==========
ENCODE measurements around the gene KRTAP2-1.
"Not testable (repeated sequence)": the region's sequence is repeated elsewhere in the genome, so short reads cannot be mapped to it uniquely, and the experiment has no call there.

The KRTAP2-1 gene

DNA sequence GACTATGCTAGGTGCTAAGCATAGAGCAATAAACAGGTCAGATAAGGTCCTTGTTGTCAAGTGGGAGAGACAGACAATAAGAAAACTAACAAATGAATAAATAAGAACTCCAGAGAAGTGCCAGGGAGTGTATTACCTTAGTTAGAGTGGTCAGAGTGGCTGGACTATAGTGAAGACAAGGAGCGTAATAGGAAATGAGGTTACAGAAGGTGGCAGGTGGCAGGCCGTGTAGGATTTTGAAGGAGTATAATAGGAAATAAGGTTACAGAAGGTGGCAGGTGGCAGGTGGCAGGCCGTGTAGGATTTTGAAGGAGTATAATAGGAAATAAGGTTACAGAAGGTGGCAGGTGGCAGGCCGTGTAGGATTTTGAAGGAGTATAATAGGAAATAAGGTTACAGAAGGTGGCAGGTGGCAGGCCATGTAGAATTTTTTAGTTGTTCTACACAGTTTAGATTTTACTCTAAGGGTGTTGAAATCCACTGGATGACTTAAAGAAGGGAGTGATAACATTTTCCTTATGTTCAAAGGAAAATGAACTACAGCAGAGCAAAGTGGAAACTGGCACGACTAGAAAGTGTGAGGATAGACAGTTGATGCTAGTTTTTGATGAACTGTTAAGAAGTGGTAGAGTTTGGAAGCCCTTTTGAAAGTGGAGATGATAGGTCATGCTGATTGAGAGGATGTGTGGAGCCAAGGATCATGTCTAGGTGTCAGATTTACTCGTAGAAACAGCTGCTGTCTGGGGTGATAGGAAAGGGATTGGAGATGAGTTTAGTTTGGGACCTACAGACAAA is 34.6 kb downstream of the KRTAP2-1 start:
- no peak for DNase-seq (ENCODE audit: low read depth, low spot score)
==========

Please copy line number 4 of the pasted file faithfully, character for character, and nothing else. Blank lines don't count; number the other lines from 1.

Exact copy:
DNA sequence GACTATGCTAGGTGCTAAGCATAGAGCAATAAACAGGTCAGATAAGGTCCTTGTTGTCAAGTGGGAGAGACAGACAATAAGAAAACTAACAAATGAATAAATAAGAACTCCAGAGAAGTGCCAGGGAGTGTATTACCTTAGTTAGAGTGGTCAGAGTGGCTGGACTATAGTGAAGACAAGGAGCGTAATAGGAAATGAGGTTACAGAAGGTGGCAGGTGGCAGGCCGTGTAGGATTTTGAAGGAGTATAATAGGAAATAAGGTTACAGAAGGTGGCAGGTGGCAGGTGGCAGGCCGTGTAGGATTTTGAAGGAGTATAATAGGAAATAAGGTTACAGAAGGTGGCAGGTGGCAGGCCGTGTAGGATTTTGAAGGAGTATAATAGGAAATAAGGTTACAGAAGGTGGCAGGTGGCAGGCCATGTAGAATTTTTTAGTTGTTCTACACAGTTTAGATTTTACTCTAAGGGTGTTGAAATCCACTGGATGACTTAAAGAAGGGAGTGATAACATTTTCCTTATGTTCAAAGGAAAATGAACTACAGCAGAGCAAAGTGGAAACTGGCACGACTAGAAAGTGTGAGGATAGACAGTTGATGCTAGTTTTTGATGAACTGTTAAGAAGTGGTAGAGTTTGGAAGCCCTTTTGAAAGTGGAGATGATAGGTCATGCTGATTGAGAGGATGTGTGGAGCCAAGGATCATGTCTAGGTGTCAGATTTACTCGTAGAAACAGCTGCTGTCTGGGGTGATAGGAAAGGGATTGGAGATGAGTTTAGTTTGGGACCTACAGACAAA is 34.6 kb downstream of the KRTAP2-1 start: